The emergence of the concept of "private property" is therefore conditioned by the existence of consciousness and its efforts to preserve itself.

    This is the origin of natural rights, as the formulation of a value system leading to the preservation and development of the "I".

    To preserve the "I", it is only necessary to own oneself and the fruits of all activities of oneself and to be able to make free decisions.

    Of which - the right to life, free choice and property. These rights are an integral part of the "I", without them the "I" is not.

    But what is the point of formulating a value system without interacting with another "I" for which the same applies? If the same system of values ​​is shared by all the "I" (because they result from the objective existence and identity of consciousness), by denying any right to others, it is denying those rights to oneself.

    The fulfillment of these natural rights and thus the pursuit of one's own benefit can therefore be described as the rational behavior of the "I". On the contrary, trying to deny them to other "I's" behaviors is irrational, because in the end I deny them to myself. I repeat that natural rights are objective in nature. Their application then has a subjective character given by the degree of rationality or irrationality of "I" activities. To act rationally or irrationally is a consequence of the free ability of consciousness. The consequences of irrational behavior can have various consequences. Some lead to processes of destruction of only the "I" that acts irrationally, others may affect the integrity of others "I". It is clear above the sun that self-destruction as a consequence of irrational action is the result of the free will of the respective "I" and cannot be prevented in any way. However, it is unacceptable that the self-destruction of one "I" should also be an effort to destroy the others.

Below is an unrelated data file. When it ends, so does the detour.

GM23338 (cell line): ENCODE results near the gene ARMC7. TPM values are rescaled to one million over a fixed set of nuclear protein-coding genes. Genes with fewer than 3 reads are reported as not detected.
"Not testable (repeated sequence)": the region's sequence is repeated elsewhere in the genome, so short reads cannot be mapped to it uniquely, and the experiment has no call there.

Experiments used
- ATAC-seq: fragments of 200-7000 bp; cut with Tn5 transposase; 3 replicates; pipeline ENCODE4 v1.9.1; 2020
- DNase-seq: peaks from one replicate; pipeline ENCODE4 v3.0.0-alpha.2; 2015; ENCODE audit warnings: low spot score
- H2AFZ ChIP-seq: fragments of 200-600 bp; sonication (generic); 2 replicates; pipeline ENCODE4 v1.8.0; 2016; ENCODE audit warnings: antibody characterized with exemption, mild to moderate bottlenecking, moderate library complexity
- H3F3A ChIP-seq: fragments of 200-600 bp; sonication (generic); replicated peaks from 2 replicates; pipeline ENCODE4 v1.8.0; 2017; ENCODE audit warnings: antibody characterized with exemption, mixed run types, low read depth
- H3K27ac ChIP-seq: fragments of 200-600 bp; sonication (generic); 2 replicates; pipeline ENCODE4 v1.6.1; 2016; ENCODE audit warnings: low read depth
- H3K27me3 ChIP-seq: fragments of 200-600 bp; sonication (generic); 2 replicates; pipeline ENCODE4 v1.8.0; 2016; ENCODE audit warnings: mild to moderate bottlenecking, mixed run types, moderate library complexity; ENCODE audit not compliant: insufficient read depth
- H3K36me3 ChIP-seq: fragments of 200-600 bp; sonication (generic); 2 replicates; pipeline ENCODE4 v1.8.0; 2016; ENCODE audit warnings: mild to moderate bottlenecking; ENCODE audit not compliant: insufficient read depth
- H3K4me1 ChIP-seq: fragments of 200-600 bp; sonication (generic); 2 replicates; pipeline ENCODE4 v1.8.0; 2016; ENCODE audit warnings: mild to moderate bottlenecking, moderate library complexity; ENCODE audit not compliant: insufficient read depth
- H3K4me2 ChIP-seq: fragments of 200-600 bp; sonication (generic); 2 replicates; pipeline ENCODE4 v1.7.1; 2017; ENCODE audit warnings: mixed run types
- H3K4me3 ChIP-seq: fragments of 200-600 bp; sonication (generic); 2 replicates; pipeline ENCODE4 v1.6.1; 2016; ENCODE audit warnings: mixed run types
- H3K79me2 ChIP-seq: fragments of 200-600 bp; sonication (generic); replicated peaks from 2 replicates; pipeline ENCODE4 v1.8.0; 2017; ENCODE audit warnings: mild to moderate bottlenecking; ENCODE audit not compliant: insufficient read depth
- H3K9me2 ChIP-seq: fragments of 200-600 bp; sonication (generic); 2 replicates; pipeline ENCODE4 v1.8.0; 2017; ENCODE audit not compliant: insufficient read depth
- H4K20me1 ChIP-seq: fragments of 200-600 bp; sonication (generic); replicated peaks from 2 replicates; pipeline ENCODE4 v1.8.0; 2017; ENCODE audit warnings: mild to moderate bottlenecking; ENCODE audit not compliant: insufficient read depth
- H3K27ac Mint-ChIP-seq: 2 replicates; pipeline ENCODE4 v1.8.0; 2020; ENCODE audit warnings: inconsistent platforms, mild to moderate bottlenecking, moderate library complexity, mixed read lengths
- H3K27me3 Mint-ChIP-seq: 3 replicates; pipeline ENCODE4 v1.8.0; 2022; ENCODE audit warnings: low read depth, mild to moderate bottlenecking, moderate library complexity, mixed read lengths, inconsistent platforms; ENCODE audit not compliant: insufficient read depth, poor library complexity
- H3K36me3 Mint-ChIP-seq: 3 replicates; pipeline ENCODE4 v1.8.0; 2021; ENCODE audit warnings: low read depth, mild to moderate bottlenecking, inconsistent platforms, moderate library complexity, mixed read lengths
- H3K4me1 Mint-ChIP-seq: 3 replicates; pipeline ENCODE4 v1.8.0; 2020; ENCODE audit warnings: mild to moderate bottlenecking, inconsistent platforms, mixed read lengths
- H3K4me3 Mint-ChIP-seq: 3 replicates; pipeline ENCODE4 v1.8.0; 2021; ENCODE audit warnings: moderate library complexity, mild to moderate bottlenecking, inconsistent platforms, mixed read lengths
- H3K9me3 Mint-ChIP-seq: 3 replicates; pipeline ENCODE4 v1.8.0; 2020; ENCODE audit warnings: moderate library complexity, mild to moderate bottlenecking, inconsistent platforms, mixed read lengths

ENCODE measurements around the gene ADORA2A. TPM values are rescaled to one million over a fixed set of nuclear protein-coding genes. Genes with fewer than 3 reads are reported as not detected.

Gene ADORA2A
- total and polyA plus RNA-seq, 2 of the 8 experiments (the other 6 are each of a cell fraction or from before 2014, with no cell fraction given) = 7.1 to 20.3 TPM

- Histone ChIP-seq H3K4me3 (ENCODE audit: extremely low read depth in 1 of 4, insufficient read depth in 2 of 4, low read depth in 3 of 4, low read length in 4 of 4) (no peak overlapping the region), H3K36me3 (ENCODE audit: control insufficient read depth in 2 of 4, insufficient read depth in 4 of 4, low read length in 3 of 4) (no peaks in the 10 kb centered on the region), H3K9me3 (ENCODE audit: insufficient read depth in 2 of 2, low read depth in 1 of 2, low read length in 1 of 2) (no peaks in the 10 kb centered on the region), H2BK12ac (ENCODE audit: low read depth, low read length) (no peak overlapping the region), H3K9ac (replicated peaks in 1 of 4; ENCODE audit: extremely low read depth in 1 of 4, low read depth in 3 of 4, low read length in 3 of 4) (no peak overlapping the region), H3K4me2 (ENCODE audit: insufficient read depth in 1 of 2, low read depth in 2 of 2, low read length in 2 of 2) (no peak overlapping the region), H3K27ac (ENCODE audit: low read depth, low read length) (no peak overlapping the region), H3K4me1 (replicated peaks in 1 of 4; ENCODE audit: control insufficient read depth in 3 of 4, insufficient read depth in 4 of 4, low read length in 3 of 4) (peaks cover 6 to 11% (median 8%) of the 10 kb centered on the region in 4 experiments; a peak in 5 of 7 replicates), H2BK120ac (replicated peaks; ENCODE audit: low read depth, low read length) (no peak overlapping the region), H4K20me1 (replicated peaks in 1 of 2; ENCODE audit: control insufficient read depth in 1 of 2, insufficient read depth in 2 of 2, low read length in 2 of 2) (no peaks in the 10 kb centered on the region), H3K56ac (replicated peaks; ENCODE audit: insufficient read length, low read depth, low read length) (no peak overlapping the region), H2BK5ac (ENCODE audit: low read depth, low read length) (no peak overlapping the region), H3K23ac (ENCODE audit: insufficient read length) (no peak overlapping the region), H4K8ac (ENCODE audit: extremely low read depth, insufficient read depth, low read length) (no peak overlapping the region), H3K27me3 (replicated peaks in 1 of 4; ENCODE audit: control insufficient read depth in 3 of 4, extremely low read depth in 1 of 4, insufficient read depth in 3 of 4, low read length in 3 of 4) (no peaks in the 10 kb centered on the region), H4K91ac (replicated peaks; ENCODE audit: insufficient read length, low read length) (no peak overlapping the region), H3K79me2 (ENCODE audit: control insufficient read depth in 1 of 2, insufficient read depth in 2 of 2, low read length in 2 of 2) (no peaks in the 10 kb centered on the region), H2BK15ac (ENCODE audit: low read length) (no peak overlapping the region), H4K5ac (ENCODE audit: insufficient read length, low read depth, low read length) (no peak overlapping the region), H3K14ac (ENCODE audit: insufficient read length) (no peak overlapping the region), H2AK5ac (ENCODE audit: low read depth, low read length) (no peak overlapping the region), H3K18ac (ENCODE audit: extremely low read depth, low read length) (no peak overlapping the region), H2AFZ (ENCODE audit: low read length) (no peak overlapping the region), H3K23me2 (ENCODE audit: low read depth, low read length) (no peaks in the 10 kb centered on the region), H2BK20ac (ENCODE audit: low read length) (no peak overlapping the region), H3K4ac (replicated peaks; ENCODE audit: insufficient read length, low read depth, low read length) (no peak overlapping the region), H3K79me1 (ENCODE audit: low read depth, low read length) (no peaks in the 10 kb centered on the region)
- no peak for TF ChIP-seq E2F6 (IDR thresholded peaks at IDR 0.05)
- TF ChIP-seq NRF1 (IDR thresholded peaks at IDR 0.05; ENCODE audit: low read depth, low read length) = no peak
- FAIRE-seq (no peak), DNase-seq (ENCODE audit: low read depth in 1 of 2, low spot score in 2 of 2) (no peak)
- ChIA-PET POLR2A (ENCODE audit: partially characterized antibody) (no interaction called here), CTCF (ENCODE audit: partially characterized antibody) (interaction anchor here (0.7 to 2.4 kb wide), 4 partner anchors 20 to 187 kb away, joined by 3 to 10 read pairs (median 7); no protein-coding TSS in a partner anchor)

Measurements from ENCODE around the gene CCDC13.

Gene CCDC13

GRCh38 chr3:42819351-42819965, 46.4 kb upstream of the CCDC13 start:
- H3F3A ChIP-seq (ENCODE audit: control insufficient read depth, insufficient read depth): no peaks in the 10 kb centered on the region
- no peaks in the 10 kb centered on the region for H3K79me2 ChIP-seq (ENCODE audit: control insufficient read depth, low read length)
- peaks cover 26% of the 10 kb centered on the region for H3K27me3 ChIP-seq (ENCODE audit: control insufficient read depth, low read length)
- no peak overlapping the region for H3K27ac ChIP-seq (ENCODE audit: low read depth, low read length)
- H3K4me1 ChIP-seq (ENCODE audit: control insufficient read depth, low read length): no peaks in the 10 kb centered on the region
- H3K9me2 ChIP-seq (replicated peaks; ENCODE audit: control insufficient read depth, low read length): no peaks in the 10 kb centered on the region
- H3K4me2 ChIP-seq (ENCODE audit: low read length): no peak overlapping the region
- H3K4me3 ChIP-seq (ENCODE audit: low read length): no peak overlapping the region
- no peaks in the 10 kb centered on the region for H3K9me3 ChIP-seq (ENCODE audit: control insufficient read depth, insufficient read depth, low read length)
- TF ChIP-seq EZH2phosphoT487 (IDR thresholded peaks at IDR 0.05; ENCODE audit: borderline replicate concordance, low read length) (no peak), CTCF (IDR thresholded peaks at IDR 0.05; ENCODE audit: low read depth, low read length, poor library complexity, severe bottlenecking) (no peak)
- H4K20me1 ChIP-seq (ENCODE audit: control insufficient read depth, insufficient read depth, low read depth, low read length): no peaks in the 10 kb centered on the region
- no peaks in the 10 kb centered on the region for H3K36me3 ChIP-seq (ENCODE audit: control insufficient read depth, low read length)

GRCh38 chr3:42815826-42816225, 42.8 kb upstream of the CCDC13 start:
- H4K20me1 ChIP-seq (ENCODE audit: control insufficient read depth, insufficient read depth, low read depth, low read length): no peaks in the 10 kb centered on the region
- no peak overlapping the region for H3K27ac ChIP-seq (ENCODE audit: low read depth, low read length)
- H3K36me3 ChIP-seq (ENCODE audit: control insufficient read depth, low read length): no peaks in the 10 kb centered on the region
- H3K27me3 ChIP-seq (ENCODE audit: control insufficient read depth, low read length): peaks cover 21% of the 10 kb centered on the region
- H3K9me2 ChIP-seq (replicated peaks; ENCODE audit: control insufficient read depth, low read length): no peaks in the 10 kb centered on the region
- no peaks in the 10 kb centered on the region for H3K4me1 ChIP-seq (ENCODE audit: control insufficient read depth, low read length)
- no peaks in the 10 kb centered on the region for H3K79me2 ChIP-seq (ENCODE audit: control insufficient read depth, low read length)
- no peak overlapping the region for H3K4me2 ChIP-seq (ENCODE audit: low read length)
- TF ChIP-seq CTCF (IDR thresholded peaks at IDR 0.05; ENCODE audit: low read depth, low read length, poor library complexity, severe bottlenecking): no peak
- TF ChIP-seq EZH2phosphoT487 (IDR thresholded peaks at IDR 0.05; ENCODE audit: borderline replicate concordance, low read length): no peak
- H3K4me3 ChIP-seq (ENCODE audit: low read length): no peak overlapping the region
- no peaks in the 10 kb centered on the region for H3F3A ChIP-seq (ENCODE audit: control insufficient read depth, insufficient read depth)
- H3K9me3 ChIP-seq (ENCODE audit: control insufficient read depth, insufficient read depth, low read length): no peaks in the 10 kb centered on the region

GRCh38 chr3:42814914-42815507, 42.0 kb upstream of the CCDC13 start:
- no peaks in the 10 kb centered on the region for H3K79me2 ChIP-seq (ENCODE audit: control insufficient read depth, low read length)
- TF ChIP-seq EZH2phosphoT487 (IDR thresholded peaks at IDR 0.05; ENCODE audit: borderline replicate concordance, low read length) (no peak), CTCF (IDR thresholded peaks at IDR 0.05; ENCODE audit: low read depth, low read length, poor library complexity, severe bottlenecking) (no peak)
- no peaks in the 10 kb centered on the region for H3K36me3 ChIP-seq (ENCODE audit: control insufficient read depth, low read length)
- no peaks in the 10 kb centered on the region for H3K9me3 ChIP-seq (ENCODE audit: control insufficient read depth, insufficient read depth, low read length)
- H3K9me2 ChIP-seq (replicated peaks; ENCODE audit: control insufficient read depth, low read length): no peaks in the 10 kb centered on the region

Irrational behavior of the "I", ie activities that are not in accordance with natural rights, are what I call violence. Whether on itself or on others.

    The right to the defense of objective natural rights is also a right of an objective nature and its fulfillment is therefore not the violence initiated first. It is only the result of the initiation of violence by someone whose irrational action is contrary to objective natural rights and leads to the destruction of other "I's".

    However, this right of defense cannot be exercised arbitrarily, but only in accordance with natural rights and consistently. This requires a certain guarantee that its rational character will not change into an irrational character, leading gradually to the destruction of many "I's".

    The existence of a defense of natural rights is essential.

    The existence of the state as a defense institute is not necessary, but it is the most effective and is best under control.

    The only condition is a consensual recognition of the objective nature of natural rights.
    Without consensual recognition of at least some ground rules, no society can exist and survive. And rules cannot be rules without being followed.
    If these rules are based on the objective nature of the existence of the "I" and respect the law of identity, then forcing them to respect them is NOT violence. It is only a necessary condition for the possibility of monitoring the benefit of fulfilling the natural (objectively given) natural rights of all "I".

  2. "The state provides its services on the basis of consensus of all and for all"